We all love the longer daytime hours that come with Daylight Saving Time, but it can be a real struggle to adjust our children’s sleep habits. "Springing forward" is generally easier than "falling back,” and any change in your child’s routine can be a difficult one. While it’s best to start prepping your child before the time change starts, there are still things you can do after the time change occurs to get your child back on track.
1. Adjust your child’s nap time
Instead of immediately making the switch to new naptimes, split the difference. Adjust the morning and afternoon naps by 30 minutes to begin with and add another 30 minutes by the third day. By the end of the week your little one should easily switch over to the new schedule.
2. Reset her internal clock
Help your little one reset her body clock by exposing her to light upon waking and keeping her room dark when it’s time to sleep. Sleep is regulated by our circadian rhythm (our body’s internal clock) and that clock is regulated by light and darkness. Exposing your little one to light and darkness that is consistent with the new clock will speed up the change.
3. Change bedtime in shifts
If bedtime is usually 7:00 PM, put your child to bed at 7:30 PM for the first three days following the time change. Remember that 7:30 feels like 6:30 to your child. Go back to a 7:00 PM bedtime on the fourth day. It will take about a week for your child’s body to get used to this adjustment.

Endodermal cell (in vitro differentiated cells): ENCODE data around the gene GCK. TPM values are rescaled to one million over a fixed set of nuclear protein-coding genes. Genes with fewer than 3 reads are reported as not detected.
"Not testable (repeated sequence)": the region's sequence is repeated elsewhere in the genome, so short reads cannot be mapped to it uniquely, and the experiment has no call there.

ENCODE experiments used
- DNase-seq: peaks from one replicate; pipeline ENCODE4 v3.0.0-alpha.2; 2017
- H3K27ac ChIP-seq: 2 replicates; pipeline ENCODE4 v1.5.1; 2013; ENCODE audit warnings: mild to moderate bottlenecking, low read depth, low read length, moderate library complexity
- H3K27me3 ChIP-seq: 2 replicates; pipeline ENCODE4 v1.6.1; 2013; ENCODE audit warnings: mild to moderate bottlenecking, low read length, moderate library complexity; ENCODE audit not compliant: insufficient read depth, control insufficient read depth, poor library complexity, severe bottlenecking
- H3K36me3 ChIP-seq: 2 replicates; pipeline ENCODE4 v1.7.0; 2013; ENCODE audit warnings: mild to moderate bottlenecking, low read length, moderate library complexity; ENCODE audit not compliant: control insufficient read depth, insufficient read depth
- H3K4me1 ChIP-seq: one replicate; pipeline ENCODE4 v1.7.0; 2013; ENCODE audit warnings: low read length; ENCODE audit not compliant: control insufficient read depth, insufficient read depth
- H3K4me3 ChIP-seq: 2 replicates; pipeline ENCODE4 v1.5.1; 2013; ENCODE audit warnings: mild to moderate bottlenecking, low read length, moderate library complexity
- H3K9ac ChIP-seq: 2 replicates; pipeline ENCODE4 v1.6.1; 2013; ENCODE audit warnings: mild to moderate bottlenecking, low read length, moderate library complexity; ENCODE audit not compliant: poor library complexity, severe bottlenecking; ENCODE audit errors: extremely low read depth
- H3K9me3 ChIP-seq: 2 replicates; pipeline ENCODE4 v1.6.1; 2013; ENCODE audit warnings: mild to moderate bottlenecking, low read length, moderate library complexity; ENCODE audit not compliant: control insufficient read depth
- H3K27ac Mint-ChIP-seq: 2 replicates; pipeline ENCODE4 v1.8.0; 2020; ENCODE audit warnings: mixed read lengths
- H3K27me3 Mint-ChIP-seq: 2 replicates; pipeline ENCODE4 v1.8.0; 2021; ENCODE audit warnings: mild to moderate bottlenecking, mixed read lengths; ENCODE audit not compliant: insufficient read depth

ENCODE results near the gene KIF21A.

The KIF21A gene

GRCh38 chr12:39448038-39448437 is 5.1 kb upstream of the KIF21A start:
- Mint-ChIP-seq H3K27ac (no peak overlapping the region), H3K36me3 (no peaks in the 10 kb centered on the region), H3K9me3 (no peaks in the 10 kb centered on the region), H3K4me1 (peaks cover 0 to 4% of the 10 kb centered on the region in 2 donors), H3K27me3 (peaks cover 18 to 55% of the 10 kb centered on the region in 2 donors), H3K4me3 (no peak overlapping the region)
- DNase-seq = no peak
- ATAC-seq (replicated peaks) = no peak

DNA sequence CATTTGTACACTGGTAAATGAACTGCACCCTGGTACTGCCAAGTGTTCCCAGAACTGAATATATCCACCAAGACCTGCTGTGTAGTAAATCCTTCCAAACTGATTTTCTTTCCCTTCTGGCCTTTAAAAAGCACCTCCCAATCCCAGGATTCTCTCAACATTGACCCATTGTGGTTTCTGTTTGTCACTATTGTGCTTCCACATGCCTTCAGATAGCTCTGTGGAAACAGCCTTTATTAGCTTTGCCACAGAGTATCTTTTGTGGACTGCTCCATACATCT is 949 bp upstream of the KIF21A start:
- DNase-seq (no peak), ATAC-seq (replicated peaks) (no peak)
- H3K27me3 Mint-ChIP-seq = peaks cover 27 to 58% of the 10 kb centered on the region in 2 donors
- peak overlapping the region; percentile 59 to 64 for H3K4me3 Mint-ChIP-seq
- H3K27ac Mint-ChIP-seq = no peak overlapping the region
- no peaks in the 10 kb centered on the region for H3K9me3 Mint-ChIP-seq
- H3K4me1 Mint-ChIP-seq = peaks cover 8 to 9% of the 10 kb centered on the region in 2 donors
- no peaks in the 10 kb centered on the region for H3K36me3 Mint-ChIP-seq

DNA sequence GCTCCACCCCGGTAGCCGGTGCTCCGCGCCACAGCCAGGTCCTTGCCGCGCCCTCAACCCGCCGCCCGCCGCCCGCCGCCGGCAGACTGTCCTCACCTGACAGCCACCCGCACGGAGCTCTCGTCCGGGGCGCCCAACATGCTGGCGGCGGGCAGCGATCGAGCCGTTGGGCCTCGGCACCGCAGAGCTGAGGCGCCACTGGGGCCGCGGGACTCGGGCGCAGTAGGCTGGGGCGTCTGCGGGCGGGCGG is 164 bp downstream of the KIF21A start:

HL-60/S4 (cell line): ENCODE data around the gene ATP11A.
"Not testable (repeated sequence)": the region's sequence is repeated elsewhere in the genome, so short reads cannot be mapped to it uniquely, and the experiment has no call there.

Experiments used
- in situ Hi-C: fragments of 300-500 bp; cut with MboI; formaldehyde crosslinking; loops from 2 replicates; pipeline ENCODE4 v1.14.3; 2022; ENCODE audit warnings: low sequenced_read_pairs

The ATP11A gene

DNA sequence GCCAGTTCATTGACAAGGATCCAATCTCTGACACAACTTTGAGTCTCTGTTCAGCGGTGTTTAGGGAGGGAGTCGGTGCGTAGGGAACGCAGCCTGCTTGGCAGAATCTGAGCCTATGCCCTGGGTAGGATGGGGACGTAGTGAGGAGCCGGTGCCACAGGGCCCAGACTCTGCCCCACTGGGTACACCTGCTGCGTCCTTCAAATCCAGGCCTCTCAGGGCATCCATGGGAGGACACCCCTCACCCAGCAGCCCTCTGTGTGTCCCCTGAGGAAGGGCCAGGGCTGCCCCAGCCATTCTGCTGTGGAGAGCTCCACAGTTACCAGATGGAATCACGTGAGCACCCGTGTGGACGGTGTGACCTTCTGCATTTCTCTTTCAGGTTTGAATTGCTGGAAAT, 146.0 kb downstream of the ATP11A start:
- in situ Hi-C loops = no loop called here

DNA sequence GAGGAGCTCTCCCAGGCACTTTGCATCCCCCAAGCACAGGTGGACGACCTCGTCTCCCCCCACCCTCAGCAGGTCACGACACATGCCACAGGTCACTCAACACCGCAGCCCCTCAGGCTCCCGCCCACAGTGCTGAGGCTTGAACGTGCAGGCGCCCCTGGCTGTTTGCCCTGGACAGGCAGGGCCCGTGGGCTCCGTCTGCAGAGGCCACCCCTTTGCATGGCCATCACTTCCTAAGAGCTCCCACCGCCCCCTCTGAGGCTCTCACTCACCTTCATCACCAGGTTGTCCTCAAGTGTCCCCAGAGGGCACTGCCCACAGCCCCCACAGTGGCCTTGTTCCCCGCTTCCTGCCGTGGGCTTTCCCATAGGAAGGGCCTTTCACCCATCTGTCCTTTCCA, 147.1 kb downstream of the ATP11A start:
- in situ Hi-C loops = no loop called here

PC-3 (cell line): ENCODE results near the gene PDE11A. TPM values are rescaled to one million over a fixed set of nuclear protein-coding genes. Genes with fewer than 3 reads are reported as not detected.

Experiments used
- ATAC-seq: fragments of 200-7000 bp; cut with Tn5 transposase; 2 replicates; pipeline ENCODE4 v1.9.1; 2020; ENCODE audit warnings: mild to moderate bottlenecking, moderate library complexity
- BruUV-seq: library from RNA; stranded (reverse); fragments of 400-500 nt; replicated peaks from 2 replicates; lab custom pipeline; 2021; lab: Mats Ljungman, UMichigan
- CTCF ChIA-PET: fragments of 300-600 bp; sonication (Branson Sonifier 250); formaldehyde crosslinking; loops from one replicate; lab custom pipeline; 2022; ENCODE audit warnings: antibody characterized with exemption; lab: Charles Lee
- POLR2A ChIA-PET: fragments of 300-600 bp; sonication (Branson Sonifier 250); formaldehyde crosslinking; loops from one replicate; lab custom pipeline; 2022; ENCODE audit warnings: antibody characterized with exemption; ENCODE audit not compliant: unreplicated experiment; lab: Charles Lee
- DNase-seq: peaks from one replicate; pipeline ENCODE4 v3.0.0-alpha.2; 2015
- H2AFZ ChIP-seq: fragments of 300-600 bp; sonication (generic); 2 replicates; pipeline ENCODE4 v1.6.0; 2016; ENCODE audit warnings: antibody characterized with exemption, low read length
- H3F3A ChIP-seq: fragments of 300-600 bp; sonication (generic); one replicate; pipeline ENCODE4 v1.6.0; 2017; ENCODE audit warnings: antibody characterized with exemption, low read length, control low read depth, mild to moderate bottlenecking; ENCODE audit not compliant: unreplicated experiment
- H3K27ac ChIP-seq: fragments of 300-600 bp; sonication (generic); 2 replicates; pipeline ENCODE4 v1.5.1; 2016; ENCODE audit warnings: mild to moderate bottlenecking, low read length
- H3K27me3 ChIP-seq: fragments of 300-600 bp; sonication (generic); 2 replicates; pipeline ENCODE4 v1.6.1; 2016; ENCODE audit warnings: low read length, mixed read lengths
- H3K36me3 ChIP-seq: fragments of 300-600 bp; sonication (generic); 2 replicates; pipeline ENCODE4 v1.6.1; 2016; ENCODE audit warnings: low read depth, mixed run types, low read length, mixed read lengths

4. Teach your child about time
Consider taking this opportunity to teach pre-school children to read a clock. If you have children over the age of two, this is an ideal time to boost independence by adding a digital clock to their sleep environment. Spend time teaching them the numbers six and seven. Draw, colour, trace, cut, or make up a little story about Sleepy Six and SleepWell Special Seven. Be creative to get your children interested in the numbers.
5. Keep things consistent
Remember that children thrive when parents provide a structured environment and dealing with the time change is no different. Keeping your everyday routines consistent will help your little one make the adjustment. Structure your day with regular playtimes, mealtimes and pre-sleep routines all according to the new time.
6. Create a good sleep environment
Keep your child’s room comfortable and invest in some blackout shades to block out the sun in the morning and early evening. A humidifier or white noise machine can also provide a gentle, humming sound that soothes your child to sleep and blocks out any distracting noises.
Overall, make sure your child stays well rested during this change in his or her routine and make slow adjustments instead of big, sudden changes. Also remember to keep your child exposed to lots of sunlight during the day to help adjust their circadian rhythm. Things will fall into place once your child’s body gets used to the hour shift.